Life, Africa

Zimbabwean musicians feel impact of COVID-19 restrictions

Economic crunch sends music and showbiz industry in doldrums with artists unable to find work in Zimbabwe

John Cassim   | 01.10.2021
Zimbabwean musicians feel impact of COVID-19 restrictions

HARARE, Zimbabwe 

The COVID-19 related lockdown and its economic fallout has hit musicians in Zimbabwe hard, to the extent that some of them are leaving their profession.

Recently a young dancehall musician Enzol Ishal (real name Stephen Kudzanayi Mamhere), announced early retirement citing stress and pressures due to the COVID-19 pandemic.

“The demands of the showbiz industry are relentless. The ongoing pandemic has made it worse so the cumulative effect over some time can have a major impact on your wellbeing,” Ishal wrote on his Facebook page.

His announcement led many other musical artists to come out in the open to narrate their woes.

“We are left with no choice but to hustle elsewhere, the little I get I also share with my five-member band,” said Leonard Nhau leader of the musical band called Mutemwa Challengers.

An established music producer Mono Mukundu, who is also founder and director of Monolio Studios said over the past 19 months there is no work for him.

“Music studio business has gone down. The ripple effect of COVID-19 is that artists are not getting work. They are unable to afford to pay for the studio,” he said.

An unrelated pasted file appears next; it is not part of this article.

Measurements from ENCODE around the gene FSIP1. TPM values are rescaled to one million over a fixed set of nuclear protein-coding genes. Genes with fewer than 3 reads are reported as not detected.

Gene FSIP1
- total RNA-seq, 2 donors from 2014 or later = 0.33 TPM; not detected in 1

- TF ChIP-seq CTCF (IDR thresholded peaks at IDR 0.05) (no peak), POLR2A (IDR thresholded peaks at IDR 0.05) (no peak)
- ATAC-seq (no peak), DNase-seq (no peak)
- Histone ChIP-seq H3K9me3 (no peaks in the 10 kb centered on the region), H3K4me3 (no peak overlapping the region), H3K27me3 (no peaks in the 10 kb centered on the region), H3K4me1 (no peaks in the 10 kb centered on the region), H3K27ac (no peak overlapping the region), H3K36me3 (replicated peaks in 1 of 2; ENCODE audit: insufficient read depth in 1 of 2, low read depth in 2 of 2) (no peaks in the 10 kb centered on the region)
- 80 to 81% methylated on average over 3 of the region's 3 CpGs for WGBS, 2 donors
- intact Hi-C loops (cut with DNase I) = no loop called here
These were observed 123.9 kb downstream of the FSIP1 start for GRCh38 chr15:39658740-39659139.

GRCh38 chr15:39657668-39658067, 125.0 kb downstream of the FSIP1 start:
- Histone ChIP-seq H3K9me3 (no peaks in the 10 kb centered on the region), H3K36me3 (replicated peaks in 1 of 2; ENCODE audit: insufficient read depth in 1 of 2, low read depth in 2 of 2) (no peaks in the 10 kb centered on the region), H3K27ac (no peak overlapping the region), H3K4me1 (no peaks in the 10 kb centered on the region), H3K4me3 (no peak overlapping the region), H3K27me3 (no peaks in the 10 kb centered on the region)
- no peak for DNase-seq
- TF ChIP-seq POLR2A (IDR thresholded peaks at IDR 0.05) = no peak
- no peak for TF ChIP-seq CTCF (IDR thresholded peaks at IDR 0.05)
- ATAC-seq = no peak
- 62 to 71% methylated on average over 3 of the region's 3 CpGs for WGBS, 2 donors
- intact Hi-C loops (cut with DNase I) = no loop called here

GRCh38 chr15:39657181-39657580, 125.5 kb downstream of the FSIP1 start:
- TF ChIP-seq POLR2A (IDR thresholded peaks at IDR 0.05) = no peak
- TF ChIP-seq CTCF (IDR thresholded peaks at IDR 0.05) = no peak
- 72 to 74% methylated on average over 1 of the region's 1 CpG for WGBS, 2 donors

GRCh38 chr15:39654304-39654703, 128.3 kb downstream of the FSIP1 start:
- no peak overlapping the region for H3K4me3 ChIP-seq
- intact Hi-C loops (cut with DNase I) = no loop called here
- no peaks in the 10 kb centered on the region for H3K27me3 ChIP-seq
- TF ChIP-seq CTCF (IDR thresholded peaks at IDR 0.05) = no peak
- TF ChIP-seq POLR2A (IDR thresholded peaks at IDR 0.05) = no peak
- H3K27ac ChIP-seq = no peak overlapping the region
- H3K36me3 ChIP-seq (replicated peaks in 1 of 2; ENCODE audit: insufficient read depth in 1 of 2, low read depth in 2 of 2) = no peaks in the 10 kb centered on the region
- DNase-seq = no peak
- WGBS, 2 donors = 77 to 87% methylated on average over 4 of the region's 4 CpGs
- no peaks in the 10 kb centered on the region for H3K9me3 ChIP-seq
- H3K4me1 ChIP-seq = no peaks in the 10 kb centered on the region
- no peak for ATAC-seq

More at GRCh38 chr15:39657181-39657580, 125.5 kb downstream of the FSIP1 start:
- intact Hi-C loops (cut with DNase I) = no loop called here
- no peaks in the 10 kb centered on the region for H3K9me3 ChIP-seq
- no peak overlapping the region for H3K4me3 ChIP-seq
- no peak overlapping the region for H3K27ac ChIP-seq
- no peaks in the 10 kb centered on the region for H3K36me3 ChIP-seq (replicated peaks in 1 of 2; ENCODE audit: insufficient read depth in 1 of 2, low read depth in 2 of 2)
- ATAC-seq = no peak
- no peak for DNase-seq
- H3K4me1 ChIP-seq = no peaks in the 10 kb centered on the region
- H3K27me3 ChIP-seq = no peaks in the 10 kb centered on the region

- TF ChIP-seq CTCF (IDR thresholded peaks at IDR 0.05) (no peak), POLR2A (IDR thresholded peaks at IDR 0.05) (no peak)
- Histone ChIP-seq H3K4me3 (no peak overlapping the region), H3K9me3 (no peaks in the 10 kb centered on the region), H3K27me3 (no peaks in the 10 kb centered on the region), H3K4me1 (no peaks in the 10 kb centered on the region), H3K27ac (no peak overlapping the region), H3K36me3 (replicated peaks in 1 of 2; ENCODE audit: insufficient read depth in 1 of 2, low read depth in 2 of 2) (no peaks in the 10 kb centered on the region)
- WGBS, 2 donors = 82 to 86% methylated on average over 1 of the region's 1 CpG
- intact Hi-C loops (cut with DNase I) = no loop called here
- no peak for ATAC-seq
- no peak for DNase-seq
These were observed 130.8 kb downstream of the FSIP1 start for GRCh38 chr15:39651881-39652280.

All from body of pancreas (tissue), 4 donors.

Apart from suffering from economic recession, the lack of alternatives to selling their creative work is also hitting them below the belt.

While few artists have been able to earn by selling their songs online, but a majority of them have been reduced to penury.

Just a few hours after songs or an album is released, they are pirated and sold in defiance of copyright laws.

“Zimbabweans haven’t warmed up yet to buying music online, so right now there is nothing to write home about, piracy is killing our industry,” said Mukundu.


Online option not sustainable

Speaking to Anadolu Agency, Maizon Tazvitya, a young musician based in Harare said selling music online is not sustainable.
He said Zimbabwean artists are used to running their bands the traditional way of staging public shows. Further, he said the Internet is very expensive in the country and most Zimbabweans deal with cash instead of using bank cards to purchase songs or to patronize the music industry.

Zimbabwe has been on lengthy lockdowns from the time the coronavirus was declared a pandemic last year.

Several governments including Zimbabwe banned musical shows which have posed serious challenges to artists who earned living by performing public shows.

While the government had allowed musicians to perform but limited the audience to 50 people, the industry says, it is not helpful.

Considering most bands had not performed for the whole year, savings began to dwindle hence illegal shows sprouted during the festive season leading to the arrest of three artists.

Early this year Zimbabwean police arrested musicians Arnold Kamudyariwa also known as Dhama and Tafadzwa Kadzimwe for hosting a concert to celebrate New Year in Harare. As many as 52 people who had attended the event were also arrested.

Both the musicians were later convicted and sentenced to six months imprisonment.

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